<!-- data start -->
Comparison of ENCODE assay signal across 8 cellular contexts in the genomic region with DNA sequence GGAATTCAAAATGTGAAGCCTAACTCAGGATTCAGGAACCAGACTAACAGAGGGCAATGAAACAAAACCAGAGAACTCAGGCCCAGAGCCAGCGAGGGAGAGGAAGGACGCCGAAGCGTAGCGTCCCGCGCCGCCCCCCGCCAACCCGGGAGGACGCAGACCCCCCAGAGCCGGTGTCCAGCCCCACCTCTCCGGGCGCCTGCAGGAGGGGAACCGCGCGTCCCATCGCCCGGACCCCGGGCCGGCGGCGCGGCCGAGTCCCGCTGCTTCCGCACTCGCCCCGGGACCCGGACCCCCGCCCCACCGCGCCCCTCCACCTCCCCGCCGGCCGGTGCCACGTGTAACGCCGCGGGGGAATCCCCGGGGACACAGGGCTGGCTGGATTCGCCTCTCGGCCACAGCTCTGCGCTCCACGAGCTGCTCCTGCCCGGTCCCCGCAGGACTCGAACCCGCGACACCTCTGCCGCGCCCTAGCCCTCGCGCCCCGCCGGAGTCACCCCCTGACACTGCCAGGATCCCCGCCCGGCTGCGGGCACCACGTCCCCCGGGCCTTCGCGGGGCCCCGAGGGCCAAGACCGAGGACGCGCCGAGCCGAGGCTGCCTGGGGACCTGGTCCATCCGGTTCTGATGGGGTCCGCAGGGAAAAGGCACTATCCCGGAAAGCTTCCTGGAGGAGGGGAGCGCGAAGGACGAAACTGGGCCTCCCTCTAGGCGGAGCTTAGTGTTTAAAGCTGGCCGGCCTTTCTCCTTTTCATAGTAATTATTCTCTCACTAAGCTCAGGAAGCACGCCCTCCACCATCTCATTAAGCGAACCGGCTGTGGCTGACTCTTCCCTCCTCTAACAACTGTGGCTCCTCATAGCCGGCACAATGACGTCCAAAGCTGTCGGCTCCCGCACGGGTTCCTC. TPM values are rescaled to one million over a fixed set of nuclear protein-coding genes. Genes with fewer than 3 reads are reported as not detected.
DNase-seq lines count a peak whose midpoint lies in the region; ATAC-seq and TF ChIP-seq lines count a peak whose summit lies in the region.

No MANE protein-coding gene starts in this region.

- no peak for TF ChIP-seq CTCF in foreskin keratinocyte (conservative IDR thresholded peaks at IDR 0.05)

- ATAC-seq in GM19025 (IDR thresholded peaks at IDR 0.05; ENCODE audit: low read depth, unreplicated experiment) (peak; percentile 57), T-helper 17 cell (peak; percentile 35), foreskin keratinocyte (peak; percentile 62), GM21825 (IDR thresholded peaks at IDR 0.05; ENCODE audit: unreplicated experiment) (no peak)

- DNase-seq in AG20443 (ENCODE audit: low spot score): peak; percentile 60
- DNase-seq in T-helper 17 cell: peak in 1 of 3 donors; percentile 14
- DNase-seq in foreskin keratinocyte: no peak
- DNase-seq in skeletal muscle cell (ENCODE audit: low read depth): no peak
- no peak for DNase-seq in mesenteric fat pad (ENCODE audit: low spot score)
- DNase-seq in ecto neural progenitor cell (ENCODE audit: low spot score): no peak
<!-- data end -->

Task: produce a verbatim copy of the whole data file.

Comparison of ENCODE assay signal across 8 cellular contexts in the genomic region with DNA sequence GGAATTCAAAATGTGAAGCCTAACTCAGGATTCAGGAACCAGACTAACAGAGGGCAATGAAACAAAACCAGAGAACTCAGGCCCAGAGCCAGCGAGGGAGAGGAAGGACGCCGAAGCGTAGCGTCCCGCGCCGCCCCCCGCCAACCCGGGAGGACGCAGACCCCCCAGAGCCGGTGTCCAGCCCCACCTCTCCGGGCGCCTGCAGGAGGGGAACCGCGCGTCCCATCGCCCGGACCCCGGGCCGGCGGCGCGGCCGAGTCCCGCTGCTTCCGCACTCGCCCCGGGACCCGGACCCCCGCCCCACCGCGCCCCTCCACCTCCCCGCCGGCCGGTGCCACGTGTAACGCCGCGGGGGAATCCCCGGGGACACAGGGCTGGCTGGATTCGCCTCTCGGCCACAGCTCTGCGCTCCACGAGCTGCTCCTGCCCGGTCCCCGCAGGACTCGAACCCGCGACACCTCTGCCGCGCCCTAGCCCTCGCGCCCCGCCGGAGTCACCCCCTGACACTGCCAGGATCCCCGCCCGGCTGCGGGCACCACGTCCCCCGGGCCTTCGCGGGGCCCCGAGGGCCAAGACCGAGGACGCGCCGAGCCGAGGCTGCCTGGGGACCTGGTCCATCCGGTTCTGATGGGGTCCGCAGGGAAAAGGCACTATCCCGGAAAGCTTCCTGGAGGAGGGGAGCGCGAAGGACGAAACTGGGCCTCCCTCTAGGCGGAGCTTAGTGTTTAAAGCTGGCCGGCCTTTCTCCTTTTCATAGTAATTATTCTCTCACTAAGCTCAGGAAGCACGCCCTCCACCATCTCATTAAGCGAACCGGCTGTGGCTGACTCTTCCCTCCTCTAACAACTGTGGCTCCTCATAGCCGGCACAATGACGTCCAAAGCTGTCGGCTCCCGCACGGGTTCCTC. TPM values are rescaled to one million over a fixed set of nuclear protein-coding genes. Genes with fewer than 3 reads are reported as not detected.
DNase-seq lines count a peak whose midpoint lies in the region; ATAC-seq and TF ChIP-seq lines count a peak whose summit lies in the region.

No MANE protein-coding gene starts in this region.

- no peak for TF ChIP-seq CTCF in foreskin keratinocyte (conservative IDR thresholded peaks at IDR 0.05)

- ATAC-seq in GM19025 (IDR thresholded peaks at IDR 0.05; ENCODE audit: low read depth, unreplicated experiment) (peak; percentile 57), T-helper 17 cell (peak; percentile 35), foreskin keratinocyte (peak; percentile 62), GM21825 (IDR thresholded peaks at IDR 0.05; ENCODE audit: unreplicated experiment) (no peak)

- DNase-seq in AG20443 (ENCODE audit: low spot score): peak; percentile 60
- DNase-seq in T-helper 17 cell: peak in 1 of 3 donors; percentile 14
- DNase-seq in foreskin keratinocyte: no peak
- DNase-seq in skeletal muscle cell (ENCODE audit: low read depth): no peak
- no peak for DNase-seq in mesenteric fat pad (ENCODE audit: low spot score)
- DNase-seq in ecto neural progenitor cell (ENCODE audit: low spot score): no peak